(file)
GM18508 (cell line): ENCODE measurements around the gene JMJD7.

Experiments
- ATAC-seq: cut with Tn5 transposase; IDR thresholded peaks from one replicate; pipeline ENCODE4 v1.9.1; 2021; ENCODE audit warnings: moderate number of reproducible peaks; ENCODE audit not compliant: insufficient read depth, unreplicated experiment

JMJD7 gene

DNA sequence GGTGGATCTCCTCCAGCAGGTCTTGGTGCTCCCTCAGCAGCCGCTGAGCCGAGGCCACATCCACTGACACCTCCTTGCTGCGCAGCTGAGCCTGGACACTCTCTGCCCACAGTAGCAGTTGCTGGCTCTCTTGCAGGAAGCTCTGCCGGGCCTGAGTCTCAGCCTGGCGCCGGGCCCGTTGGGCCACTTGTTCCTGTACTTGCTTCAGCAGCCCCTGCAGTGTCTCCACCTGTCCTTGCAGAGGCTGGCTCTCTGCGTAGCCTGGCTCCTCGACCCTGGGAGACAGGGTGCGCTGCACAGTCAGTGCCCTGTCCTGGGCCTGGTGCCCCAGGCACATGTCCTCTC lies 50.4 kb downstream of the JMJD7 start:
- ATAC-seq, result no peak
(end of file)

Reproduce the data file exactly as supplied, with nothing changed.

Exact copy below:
GM18508 (cell line): ENCODE measurements around the gene JMJD7.

Experiments
- ATAC-seq: cut with Tn5 transposase; IDR thresholded peaks from one replicate; pipeline ENCODE4 v1.9.1; 2021; ENCODE audit warnings: moderate number of reproducible peaks; ENCODE audit not compliant: insufficient read depth, unreplicated experiment

JMJD7 gene

DNA sequence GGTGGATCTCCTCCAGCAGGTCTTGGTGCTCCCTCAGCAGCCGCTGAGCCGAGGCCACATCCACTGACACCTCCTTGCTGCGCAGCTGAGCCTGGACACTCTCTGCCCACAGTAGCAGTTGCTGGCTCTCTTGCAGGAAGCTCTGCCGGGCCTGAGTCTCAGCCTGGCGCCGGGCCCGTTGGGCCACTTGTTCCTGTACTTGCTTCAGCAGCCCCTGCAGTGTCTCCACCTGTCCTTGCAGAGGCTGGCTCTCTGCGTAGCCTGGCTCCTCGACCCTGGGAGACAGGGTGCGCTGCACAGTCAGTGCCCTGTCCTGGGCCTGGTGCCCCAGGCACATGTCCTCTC lies 50.4 kb downstream of the JMJD7 start:
- ATAC-seq, result no peak